Kiniro Mosaic

Kiniro Mosaic

Shinobu Omiya is part of a home-stay programme and she goes to The Cotswolds to live with an English family. She meets Alice Cartalet, a shy little girl, but Shinobu is determined to become friends with her, even though neither of them knows much of the other’s language, and the two grow very close. A few years later Shinobu receives a letter from Alice, saying that she is going to be attending her school in Japan. Shinobu is ecstatic, and now Alice lives with her and attends a Japanese high school along with her other friends. Now the two are always together in a small group of friends having fun.

Kinmoza is a group of girls enjoying their high school life – doing normal activities and getting into your usual schoolgirl mischief. What sets this anime apart from the usual 4-panel schoolgirl slice-of-life anime is that Shinobu, a Japanese girl, is obsessed with European culture and Alice, who comes from England, loves traditional Japanese culture. It’s very charming and quite unique from anything I’ve seen before.

The first episode was really lovely, highlighting Shinobu’s experience in England when she was younger, knowing very little English but being enthusiastic all the same. We see how the friendship between Shinobu and Alice began and really sets the relaxing tone of the anime at the same time. Despite this fresh element being added, the show still has the familiar ‘4-panel manga’ format of being comprised of small skits. It’s when Shinobu returns to Japan and begins high school a few years later that the plot really commences.

A main focus of the skits is the differing cultures between Japan and England through the different perspectives of five girls. Though this is by no means an anime which tries to teach the audience, I felt that I really learned a few things. It’s fun to watch Alice join in on traditional Japanese things because of how book-smart she is about them, but has very little actual experience. She over-generalises Japanese festivals and is surprised when she realises shrine festivals aren’t the same as school festivals. On the other end of the stick is Shinobu, who is borderline obsessed with everything English. She daydreams about having blonde hair and loves to try on Victorian gowns. But both of the girls’ interpretations of the other’s cultures are very endearing whilst having a light-hearted approach to some accurate perceptions of cultural mentality.

I really enjoyed the characters and they do a lot to keep the plot moving. Shinobu is a typical air-headed character doing cute things in a cute show. She loves blonde hair and clings to Alice in a very adorable way. Alice is small for her age and looks very European. She has a tiny voice and is even cute when she is angry. Most of the skits surrounding them focus on the great bond that they have, getting jealous of the other people sharing their time and hugging each other – a lot. We also have Yoko and Aya, who are a tomboy and a girly-type tsundere respectively. There are a lot of skits that also focus on these two and their close relationship with a use of flashbacks and the kind of dialogue the two of them had as childhood friends. We also have loud and energetic Karen, who is half Japanese and speaks in very endearing broken Japanese with a strong accent. She too comes from England and really rounds off the group. It’s her interaction with the two ‘pairings’ of Shinobu/Alice and Yoko/Aya that makes the story so dynamic as she is such a fun character with a vibrant personality.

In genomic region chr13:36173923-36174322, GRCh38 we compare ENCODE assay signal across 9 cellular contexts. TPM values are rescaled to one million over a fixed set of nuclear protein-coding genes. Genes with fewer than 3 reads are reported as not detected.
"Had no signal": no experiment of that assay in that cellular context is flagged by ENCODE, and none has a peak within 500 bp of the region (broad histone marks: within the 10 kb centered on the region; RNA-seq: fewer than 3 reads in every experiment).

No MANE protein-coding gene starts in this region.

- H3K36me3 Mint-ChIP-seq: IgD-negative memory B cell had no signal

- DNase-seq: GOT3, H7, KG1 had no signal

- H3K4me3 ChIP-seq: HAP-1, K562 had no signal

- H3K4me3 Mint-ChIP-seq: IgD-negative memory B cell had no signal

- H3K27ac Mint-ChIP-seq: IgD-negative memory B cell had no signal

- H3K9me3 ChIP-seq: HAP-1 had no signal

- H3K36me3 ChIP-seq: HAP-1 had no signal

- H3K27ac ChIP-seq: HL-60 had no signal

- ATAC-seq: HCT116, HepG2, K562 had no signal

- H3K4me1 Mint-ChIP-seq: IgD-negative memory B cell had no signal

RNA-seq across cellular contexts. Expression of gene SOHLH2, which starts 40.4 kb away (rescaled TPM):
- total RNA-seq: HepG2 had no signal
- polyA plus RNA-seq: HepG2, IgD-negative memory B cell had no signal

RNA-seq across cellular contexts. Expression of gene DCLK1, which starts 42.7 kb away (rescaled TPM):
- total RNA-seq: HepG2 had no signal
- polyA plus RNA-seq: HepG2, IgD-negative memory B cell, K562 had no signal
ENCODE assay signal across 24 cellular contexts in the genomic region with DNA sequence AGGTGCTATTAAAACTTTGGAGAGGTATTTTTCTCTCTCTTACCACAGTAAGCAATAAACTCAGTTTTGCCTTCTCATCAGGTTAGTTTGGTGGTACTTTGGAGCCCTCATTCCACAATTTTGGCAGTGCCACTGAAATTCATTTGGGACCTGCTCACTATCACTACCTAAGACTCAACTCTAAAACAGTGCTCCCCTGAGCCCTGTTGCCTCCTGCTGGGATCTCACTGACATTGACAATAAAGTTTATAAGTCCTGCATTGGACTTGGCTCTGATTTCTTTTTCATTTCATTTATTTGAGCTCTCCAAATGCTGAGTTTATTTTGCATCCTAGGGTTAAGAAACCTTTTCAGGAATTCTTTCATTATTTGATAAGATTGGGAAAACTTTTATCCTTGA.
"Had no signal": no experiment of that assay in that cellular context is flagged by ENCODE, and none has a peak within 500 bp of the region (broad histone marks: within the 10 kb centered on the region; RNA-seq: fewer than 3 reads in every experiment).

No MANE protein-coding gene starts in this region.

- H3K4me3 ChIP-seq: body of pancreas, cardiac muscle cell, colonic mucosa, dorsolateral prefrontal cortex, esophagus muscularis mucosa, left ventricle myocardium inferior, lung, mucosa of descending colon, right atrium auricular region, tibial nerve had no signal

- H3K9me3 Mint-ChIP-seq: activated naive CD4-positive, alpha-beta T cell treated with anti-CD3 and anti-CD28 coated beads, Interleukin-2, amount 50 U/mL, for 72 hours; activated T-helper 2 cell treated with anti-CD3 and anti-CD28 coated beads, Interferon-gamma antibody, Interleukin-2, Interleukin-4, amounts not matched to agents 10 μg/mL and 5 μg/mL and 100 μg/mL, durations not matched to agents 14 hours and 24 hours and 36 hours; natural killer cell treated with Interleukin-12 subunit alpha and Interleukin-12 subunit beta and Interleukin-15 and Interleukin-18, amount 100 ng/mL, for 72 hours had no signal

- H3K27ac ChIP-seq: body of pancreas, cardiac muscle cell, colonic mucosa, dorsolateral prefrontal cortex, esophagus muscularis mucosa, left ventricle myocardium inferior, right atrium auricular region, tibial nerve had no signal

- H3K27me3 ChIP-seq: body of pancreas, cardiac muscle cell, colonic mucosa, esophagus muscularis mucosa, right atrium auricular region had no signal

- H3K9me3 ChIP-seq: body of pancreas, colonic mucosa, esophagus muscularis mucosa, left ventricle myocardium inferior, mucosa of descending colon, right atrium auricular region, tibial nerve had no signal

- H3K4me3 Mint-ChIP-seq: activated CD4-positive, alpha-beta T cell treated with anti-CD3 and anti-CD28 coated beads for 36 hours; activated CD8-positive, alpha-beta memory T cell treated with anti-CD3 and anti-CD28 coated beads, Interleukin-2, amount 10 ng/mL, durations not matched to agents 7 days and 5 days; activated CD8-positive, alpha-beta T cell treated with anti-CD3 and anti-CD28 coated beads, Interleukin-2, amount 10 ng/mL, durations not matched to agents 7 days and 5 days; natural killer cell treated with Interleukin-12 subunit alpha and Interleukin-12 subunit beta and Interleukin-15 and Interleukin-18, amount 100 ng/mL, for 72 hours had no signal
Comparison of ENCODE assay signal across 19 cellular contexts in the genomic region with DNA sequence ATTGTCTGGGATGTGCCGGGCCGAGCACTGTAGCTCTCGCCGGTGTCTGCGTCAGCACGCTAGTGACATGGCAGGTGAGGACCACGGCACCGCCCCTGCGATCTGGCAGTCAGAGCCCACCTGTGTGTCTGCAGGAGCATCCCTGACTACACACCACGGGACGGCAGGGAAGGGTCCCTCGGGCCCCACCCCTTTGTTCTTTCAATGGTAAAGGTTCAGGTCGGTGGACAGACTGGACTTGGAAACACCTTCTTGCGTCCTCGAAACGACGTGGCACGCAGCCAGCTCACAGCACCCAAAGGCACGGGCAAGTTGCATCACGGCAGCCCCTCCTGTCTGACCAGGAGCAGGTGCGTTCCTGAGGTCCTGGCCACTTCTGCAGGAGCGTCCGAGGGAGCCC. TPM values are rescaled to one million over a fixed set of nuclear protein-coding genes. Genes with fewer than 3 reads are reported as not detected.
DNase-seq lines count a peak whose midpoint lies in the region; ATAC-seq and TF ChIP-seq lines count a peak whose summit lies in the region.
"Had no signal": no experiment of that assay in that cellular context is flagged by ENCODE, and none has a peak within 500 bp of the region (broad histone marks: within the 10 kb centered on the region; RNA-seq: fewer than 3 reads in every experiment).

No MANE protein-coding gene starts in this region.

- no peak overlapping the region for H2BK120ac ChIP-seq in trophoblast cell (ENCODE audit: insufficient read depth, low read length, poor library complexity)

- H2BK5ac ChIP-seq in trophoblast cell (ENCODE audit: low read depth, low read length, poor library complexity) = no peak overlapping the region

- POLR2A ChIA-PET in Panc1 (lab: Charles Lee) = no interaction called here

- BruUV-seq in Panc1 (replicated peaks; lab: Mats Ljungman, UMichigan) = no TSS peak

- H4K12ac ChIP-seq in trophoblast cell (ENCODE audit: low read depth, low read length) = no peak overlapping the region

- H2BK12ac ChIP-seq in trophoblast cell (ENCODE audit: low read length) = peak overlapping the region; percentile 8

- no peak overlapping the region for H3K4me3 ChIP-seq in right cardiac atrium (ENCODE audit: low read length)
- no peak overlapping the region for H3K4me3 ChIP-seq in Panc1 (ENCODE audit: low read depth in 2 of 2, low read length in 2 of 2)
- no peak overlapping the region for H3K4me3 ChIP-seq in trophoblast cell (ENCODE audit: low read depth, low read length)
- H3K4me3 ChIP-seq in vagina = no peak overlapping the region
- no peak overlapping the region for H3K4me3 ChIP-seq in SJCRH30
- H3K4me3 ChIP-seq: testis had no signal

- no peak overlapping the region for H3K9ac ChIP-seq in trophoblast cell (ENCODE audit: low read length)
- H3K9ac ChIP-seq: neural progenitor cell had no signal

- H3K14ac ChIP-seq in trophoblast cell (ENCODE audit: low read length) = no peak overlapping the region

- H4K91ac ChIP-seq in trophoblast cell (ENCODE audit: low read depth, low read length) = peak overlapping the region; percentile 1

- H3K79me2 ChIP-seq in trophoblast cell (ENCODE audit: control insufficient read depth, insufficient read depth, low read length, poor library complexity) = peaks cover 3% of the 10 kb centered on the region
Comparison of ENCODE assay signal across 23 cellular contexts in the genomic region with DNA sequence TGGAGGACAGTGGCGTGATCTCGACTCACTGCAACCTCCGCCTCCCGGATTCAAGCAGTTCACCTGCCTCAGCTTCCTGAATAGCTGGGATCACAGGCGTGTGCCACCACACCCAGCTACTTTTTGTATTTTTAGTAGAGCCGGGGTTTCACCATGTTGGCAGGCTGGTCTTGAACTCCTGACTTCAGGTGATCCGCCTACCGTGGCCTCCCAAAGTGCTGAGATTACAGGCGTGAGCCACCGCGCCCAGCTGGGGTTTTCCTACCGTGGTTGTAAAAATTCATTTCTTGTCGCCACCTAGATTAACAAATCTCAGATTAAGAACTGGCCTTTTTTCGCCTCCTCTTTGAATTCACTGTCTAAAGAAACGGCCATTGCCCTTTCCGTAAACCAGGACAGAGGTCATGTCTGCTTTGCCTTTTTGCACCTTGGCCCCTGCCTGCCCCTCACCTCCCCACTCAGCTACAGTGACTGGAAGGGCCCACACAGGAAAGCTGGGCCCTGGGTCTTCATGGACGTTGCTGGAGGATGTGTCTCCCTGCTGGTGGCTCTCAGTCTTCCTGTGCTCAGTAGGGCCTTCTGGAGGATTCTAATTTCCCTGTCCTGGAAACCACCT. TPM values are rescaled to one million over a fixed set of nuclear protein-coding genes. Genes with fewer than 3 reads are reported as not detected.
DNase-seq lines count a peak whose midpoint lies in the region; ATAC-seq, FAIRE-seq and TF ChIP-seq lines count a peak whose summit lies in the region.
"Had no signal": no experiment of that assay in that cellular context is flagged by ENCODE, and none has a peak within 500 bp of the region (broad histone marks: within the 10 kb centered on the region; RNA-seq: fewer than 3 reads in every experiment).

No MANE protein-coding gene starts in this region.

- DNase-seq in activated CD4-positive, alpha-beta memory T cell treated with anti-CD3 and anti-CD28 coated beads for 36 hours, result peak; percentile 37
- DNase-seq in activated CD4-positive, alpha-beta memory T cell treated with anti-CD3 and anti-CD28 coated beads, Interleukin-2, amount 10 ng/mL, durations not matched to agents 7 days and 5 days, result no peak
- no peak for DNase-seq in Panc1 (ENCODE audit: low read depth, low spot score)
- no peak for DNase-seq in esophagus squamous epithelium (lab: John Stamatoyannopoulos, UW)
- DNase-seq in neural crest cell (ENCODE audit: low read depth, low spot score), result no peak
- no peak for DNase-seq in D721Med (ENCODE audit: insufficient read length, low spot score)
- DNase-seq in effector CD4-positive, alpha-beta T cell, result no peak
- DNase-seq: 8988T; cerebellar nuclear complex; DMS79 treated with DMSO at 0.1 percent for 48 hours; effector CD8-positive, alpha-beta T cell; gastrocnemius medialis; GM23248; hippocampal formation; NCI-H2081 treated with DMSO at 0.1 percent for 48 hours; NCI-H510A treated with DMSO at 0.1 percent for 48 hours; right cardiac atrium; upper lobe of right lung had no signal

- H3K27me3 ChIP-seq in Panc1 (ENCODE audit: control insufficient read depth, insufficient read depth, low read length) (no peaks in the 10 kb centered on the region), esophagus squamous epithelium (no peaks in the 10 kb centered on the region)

The character design in Kinmoza is really special. The characters aren’t particularly detailed but they have expressive eyes, round features and adorable hairstyles that all contribute to their general moe-ness. With the added touch of the girls all having varying skin tones with tints of blush about their faces gives them that extra chibi innocence – especially when they have an extreme emotion and their facial features resort to more basic and comical lines.

The approach to English dialogues are both endearing and amusing. Most shows have characters with awkward Japanese accents speaking English, but Kinmoza is a bit more mindful about things like inflection and pronunciation that made the English seem more realistic, which is a little detail that I appreciate and gives this anime its own special quality. The anime also does a segment in the next episode preview. They would present a four panel scene complete with Yui Hara’s, the manga-ka, actual design and a colorless panel. It has a little bit of animation but it captured the authenticity of the four panel manga.

Whilst your typical slice-of-life anime on the surface, Kinmoza has a vibrant and engaging cast that brings substance and longevity to what was originally a manga full of small skits. These skits are always well-executed and the jokes never become stale or repetitive. If you enjoy a show of interesting characters finding  amusement and friendship in everyday life than this show is definitely worth a watch. It’s a laid-back anime that’s both cute and fun, and I would definitely recommend it.